PowerTrend Brief

PowerTrend Brief: Never a Dull Moment in the Increasingly Always On, Always Connected Society

Perhaps the most dynamic PowerTrend of my Great 8 PowerTrends is Always On, Always Connected. I’m sure you’ve heard me mention this PowerTrend in PowerTrend Brief at least a few times. The reason is because it is something we all see, if not use, increasingly in our daily lives. Today, smartphones and tablets are hot. But a new report out from ABI Research suggests that by 2020, more than 30 billion devices will be connected wirelessly to the Internet of Everything (IoE), compared to only 10 billion devices today. Now, that’s what I call a growth market and it’s one that subscribers to PowerTrend Profits are already benefitting from.

More and more connected devices. But that’s just the hardware angle. When you use your connected device, odds are you’re emailing or messaging someone. If not, you may be checking the latest news or scores on the web and chatting with a friend or family member by way of Facebook (FB) or another social media platform. In our house, other than sports or special events like the Olympics, it’s rare that we follow what has been called “appointment TV.” Instead, we stream our programming either to our TV or sometimes to an iPad.

Google to monetize You Tube. As more devices get connected to the Internet of Everything, content will be a key battleground. Never one to sit on its laurels, Google (GOOG) finally has announced the long-suspected subscription business model for YouTube. Now, I suspect you’ve heard of You Tube, but did you know that more than 1 billion unique users visit the site each month? Did you know that more than 4 billion hours of video are watched each month on You Tube? With that kind of traffic, it makes sense that Google would look to monetize it. Subscription fees will start at $0.99 per month. Once you’ve signed up, you can watch your pay channel on your smartphone, tablet, PC or connected television.

Advertising continues to shift to Internet properties. The subscription business model aside, Internet programming sites also happen to be where the advertising dollars are flowing. According to Nielsen (NLSN), Internet advertising rose 9.9% in 2012 and far greater than overall global advertising growth of 3.2% last year. According to Google, there are more than 1 million channels generating revenue on YouTube. Google is looking to help content creators get paid. Similar to Apple (AAPL) and its iTunes and App revenue-sharing program, Google stands to make at least some revenue and profits from charging a subscription fee to YouTube viewers. Whether that change moves the needle for Google’s overall revenue stream and profits, we’ll see as more channels are deployed.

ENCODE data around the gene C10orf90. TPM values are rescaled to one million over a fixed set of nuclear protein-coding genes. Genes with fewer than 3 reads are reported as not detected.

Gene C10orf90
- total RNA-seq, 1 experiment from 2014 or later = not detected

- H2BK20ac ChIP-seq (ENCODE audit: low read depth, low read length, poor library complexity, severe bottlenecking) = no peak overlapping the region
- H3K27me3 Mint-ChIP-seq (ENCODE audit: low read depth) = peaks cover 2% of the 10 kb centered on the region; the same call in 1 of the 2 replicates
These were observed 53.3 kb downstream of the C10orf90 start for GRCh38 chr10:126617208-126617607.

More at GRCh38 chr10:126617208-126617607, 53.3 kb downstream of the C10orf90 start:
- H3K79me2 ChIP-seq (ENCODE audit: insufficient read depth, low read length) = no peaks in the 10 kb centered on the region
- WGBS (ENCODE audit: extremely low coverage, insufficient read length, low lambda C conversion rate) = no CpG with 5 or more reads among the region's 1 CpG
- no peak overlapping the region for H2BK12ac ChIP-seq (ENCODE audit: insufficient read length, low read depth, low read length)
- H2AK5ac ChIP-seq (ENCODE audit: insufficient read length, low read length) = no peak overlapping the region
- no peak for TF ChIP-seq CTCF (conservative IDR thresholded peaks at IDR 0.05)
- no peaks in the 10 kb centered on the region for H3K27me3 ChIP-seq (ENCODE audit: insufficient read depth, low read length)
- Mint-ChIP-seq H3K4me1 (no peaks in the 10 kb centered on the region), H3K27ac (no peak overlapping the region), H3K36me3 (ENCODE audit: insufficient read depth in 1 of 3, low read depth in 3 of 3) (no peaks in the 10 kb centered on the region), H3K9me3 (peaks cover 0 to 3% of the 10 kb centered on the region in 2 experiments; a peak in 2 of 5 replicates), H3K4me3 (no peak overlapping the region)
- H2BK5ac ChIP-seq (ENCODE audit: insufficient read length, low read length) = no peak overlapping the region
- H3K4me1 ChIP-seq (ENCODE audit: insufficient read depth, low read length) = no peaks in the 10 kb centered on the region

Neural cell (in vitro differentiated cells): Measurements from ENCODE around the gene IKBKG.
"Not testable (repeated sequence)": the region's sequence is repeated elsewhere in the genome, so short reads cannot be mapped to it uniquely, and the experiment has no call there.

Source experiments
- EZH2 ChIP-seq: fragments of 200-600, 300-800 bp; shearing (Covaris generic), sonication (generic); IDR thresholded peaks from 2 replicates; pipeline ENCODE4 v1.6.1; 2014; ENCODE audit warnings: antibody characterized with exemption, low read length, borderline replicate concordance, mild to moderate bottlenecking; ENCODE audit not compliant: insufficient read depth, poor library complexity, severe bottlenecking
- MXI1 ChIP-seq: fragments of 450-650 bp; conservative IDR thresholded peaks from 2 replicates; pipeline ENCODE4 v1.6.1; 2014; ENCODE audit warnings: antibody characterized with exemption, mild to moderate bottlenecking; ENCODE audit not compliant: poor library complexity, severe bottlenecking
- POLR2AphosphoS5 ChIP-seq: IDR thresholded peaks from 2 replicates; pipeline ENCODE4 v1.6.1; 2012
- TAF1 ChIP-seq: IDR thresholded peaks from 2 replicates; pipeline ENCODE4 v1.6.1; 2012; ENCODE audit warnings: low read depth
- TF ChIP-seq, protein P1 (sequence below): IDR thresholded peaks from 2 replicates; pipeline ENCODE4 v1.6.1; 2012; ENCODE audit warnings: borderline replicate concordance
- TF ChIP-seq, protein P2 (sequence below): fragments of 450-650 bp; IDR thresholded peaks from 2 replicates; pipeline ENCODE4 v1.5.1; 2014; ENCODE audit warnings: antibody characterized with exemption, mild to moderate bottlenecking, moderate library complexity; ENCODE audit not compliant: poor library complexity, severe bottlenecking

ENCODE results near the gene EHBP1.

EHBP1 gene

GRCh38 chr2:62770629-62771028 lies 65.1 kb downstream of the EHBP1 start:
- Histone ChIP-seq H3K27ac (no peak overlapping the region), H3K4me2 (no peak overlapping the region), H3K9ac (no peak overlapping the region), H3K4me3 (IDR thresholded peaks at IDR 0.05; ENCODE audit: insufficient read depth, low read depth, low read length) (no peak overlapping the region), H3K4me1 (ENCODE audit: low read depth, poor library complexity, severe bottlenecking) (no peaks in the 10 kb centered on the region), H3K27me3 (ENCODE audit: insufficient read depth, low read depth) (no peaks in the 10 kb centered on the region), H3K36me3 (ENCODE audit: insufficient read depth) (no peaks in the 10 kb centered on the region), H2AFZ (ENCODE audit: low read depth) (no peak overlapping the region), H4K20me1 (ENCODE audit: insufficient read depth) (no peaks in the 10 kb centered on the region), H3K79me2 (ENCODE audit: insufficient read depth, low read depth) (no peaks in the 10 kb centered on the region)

New services and new combinations. The combination of shifting advertising dollars and the new YouTube business model underscores the growing emphasis of video services and help explain why Yahoo! (YHOO) is rumored to be exploring a bid for video streaming service Hulu. It also helps explain why AOL (AOL) recently announced its Be On, a video platform that connects branded video content with consumers across all screens.

“Old” media is no place for us. From an investor perspective, the overall shift in advertising dollars will continue to pressure newspaper and publishing business models, such as those found at The New York Times Company (NYT), Gannett (GCI) and others. While it may be tempting to invest in newspapers like Warren Buffett, I will be fishing in far more fertile waters for subscribers to my investment newsletter PowerTrend Profits.

Facebook targets maps and traffic. Another development that came across my bow this week was rumblings that Facebook (FB) may acquire Waze, a mapping-and-traffic-meets-social app. Now, I have to tell you that I have used Waze many times and I really like it. Should Facebook acquire the company, it will push Facebook further into mobile, which is a good thing. Waze also will bring Facebook into the world of maps and put Facebook on track to spar even more with Google and potentially Apple, Microsoft (MSFT) and Nokia’s (NOK) HERE mapping service.

As to whom this would affect negatively, subscribers to PowerTrend Profits know I’ve had a hard time getting behind Garmin (GRMN) shares, given the declining personal navigation device market. The reason is because of the adoption of smartphones and, to a lesser extent, tablets. The combination of Facebook-Waze would only accelerate the falloff in that device category. Again, I’d rather look for stronger companies with better growth prospects than try to justify buying a company like Garmin. I just can’t do that to my subscribers.

To read my e-letter from last week’s Eagle Daily Investor, please click here. I also invite you to comment about my column in the space provided below my Eagle Daily Investor commentary.

Sincerely,

Chris Versace

Editor, ETF PowerTrader

Editor, PowerTrend Profits

Host, PowerTalk

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